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Thursday, May 01, 2003

Democratic Unity

During my little hiatus I received a lot of great e-mail, many of them asking why I made the assertion that the Democrats (and a majority of the country) are unified in support the democratic agenda, and wanting me to provide some back-up for that claim. I base some of my belief on this analysis and some on my own observations of the nature of the internecine warfare within each Party.

I never said that the Democratic Party is one big happy family. I said that we have a remarkably coherent philosophy and agreement on policy for such a large coalition of interests and that this is a great strength. Our disagreements, and they are significant, are about strategy.

First, let me reiterate that the unified support within and outside the party does not apply to national security. Americans (including many Democrats) have consistently said that the Democratic Party is weaker than the Republicans on national security for more than 30 years. It is why Democratic politicians twist themselves into pretzels on the issue, trying to be sane and tough at the same time while fighting off the charges of cowardice and fecklessness by the manly GOP. It is a huge problem for us.

But, the fact that George W. Bush ran as a “compassionate conservative” with a program of “affirmative access” and “saving social security,” and even the red, white and blue mid-term campaign featured Republicans across the board pushing their phony prescription drug program is evidence that they know that they cannot win elections on their program of tax cuts, Jesus and the flag alone.

Poll after poll suggests that support for individual policies as well as measures of trust on bread and butter issues accrue to the Democrats. Even on the hot button issue of crime, the Democrats managed to pull even in the last decade. People expect service and support from the government and consistently seek more as the need arises. This is certainly true of Democrats and a large percentage of the independents required to gain a majority as well.

So, to the extent that disagreement within the Party exists, it is strategic not substantive – pragmatism vs principle, accommodate the middle or lead from the left. Certain politicians from red states often accede to their brainwashed constituencies on taxes and some other right wing issues, but with the exception of Zell Miller who seems to really believe in a Republican agenda all of a sudden, I believe this almost always in the context of a sausage making deal or other practical considerations. The basic philosophy of the party is not really in contention. Democrats of all stripes share the same goals of ensuring a stable society through a reasonable redistribution of wealth, equality of opportunity, respect for civil rights and civil liberties, a social safety net, and environmental and consumer regulations to protect the health and welfare of the citizenry.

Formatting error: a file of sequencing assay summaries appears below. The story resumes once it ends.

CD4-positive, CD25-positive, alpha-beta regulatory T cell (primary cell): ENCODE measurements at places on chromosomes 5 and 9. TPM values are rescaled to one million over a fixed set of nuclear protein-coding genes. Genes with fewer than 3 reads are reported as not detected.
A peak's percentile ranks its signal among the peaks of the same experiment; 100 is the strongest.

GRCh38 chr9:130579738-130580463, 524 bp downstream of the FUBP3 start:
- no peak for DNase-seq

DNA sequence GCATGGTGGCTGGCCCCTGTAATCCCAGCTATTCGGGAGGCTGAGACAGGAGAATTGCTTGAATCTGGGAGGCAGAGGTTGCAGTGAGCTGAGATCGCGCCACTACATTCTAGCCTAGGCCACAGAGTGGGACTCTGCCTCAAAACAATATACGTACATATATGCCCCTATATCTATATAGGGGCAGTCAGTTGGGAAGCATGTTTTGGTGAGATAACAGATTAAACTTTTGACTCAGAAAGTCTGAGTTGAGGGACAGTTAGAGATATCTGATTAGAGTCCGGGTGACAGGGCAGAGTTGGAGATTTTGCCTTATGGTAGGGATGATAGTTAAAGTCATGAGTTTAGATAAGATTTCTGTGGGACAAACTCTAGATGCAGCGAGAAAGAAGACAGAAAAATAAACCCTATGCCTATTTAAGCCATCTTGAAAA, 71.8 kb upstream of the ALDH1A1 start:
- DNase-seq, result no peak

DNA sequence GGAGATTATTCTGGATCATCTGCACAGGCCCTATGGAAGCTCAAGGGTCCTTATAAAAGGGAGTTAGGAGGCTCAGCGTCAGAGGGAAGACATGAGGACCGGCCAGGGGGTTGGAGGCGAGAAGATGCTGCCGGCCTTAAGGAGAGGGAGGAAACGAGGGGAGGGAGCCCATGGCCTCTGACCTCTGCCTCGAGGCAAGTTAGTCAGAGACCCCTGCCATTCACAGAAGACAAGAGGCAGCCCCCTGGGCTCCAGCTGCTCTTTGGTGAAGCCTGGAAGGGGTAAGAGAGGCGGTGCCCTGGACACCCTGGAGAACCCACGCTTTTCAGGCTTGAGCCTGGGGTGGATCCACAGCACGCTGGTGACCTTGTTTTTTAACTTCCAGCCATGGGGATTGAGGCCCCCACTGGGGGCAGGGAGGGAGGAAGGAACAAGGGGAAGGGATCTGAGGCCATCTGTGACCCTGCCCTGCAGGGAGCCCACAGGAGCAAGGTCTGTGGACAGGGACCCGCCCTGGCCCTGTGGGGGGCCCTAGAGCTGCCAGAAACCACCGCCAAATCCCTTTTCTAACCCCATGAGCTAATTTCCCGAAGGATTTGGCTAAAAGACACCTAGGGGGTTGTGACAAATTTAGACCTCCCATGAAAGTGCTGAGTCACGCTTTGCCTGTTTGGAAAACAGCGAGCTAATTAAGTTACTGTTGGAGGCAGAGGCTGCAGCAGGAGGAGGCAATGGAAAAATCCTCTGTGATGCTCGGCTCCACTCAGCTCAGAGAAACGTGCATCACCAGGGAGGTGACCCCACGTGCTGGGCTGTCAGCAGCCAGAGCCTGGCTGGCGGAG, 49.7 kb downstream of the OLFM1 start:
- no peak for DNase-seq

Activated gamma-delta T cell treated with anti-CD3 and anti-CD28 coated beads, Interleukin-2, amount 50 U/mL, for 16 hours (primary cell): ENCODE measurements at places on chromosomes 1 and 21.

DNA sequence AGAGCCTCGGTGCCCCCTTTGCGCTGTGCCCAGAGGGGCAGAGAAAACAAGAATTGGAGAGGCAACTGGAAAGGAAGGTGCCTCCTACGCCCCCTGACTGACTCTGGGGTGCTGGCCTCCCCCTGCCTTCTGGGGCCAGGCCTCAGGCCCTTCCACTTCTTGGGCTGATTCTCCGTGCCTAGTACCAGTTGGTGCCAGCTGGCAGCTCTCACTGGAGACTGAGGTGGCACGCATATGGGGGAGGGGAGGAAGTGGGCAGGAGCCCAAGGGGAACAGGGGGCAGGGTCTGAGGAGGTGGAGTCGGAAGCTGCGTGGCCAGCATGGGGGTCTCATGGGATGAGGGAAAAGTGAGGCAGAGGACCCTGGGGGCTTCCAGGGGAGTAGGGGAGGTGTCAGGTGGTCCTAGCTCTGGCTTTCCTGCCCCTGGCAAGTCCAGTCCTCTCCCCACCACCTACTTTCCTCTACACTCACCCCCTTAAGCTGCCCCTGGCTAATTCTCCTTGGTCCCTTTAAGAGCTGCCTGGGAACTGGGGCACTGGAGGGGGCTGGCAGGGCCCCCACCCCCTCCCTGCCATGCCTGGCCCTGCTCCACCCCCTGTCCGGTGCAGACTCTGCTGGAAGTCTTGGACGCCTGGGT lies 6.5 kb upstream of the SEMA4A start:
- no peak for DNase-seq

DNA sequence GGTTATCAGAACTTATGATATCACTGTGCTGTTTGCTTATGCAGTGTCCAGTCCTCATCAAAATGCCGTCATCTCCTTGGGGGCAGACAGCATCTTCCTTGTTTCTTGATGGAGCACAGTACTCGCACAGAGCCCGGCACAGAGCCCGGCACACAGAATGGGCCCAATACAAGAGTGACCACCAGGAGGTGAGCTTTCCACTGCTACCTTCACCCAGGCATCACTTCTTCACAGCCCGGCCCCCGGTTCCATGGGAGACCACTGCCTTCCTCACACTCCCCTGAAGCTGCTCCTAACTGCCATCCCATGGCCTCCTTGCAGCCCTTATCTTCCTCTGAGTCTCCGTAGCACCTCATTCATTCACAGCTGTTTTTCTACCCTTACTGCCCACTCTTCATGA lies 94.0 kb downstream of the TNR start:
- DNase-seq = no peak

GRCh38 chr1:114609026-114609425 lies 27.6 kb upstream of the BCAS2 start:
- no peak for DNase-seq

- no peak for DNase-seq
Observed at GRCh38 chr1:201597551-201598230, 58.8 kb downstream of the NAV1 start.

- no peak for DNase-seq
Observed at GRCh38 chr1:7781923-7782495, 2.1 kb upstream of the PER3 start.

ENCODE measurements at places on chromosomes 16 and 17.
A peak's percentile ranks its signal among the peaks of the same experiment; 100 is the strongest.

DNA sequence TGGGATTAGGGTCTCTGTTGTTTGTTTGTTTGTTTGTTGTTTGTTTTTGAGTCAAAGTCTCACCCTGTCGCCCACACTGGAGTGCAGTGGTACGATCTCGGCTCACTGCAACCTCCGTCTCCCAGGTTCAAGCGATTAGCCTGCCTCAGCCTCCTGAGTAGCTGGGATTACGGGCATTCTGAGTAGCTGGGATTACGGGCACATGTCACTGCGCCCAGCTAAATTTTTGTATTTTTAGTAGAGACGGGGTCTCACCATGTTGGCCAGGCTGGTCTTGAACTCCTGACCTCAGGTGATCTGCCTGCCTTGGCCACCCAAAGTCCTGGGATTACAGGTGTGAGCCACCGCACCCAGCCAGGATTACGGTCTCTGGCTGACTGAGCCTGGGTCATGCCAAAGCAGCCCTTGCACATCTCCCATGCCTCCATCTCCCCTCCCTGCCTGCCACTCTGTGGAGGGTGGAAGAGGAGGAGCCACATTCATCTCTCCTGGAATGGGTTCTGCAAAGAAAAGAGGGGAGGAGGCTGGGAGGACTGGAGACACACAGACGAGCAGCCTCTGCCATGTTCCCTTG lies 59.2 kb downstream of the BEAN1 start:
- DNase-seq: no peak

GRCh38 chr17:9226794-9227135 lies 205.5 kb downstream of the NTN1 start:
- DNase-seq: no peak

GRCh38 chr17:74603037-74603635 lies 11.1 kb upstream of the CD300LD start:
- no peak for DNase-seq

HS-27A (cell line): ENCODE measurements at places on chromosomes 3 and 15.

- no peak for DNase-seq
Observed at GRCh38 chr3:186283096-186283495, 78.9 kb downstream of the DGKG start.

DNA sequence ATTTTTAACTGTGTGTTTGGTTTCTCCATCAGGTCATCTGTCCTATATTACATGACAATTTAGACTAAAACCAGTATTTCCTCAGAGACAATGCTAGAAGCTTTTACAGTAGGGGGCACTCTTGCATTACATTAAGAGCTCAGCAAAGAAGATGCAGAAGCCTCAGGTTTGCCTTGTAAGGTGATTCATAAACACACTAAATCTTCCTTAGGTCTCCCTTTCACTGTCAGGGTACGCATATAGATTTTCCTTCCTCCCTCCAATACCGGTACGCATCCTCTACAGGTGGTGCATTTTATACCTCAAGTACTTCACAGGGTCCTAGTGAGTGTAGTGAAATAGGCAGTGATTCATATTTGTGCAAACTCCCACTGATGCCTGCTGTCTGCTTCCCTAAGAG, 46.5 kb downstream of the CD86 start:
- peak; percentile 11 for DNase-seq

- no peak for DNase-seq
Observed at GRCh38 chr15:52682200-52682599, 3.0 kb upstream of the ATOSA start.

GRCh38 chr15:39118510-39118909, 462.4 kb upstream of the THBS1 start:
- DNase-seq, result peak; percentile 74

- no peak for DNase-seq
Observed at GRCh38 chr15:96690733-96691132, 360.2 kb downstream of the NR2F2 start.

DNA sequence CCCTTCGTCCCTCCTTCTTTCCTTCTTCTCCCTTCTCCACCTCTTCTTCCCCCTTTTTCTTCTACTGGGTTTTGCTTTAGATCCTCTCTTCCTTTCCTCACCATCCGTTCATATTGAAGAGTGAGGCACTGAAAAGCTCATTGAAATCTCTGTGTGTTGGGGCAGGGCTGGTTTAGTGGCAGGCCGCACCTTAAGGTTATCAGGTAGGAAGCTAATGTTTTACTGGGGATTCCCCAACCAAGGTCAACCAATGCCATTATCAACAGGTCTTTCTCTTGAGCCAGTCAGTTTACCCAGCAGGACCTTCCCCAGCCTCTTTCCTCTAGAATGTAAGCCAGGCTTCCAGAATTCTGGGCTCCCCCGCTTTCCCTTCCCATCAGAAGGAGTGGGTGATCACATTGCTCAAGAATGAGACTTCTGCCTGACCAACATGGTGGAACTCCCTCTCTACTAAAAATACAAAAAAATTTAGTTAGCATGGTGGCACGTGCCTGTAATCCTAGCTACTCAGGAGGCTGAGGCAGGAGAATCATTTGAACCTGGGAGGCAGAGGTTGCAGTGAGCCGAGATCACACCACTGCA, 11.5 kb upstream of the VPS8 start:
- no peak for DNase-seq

Certainly, there are those who would like to see more done in certain areas but if one has a philosophical disagreement with those principles, one is highly unlikely to be a Democrat. Our internal battles on policy are almost always a matter of intensity and focus, not policy goals themselves.

Granted, welfare reform was a very divisive issue as was NAFTA. Clinton tried to realign the party and neutralize the image of Democrats as being big-spending protectionists. I believe those issues have largely been settled, unhappily in some cases. There are continuing sharp disagreements on guns as well as this ongoing Wurlitzer induced skittishness at being labeled a “liberal” or “feminist” or “politically correct,” or “outside the mainstream.”

In my opinion, trade is an issue that continues to require attention. Democrats have an affirmative responsibility to workers here and elsewhere and we must fashion a coherent policy on this issue. It is moral as well as practical. If Democrats don’t stand for unions, we have lost our souls (and our best organizers.)

Guns, I’m afraid, should be viewed in the context of civil liberties. In the era of John Ashcroft and terrorism, it is probably a mistake to advocate fooling with the bill of rights in any way, even if the interpretation of the 2nd amendment is contentious. In my view it’s not worth it.

These are issues that I agree still cause some serious disagreement within the party.

As to the third, the discomfort some people feel with being labeled “kooky” or “deviant,” I would suggest that this is the ultimate strategic issue. It’s a result of the silly culture war that has been used to great effect by the other side; it has no basis in reality. Democrats are Americans just like Republicans. We share the same culture, we eat the same food, we watch the same television, we shop in the same endlessly boring mall stores. None of us are exotic foreign creatures who don’t belong, not even the crazy kids on campus and the so-called extremists of the National Education Association or Greenpeace. We should reject this labeling outright. Besides, everybody’s got their weirdoes and the GOP glass house is crawling with them. It’s time to shine the spotlight in their direction.

And finally, the left end of the spectrum is extremely distressed (the centrist faction being typically only somewhat distressed) at the extent to which the party is dependent upon big business donors and the resultant necessity to pay heed to their requests. However, I would suggest that this also is a strategic issue, not a substantive one. Unlike the Republicans, whose governing philosophy is inherently plutocratic, the Democrats have competing constituencies such as unions, consumer advocates, lawyers and civil rights groups which balance their obligation to business donors. Like most other contentious issues within the party, this seems to me to be one of emotional intensity rather than a serious philosophical difference. Our political system has become quite obviously corrupt in a perfectly legal way which is outrageous and unacceptable to some Democrats and regretfully necessary to defend against a very frightening and dangerous GOP to others. The Republicans, on the other hand, comfortably see it as the natural and correct order of things.

Nobody really has the answer to how to stop the ungodly flow of corporate money into politics. It seems to be like water --- if you plug up one route, it finds another. It’s doubtful that even public financing or free TV time could do much more than temporarily plug the dyke. Until a politically possible answer can be found, there are those who believe that the Democrats should just say no to corporate money and people would reward them with their votes. Others call that unilateral disarmament. But the vast majority of Democrats, even DLCers, agree that massive corporate donations taint the system.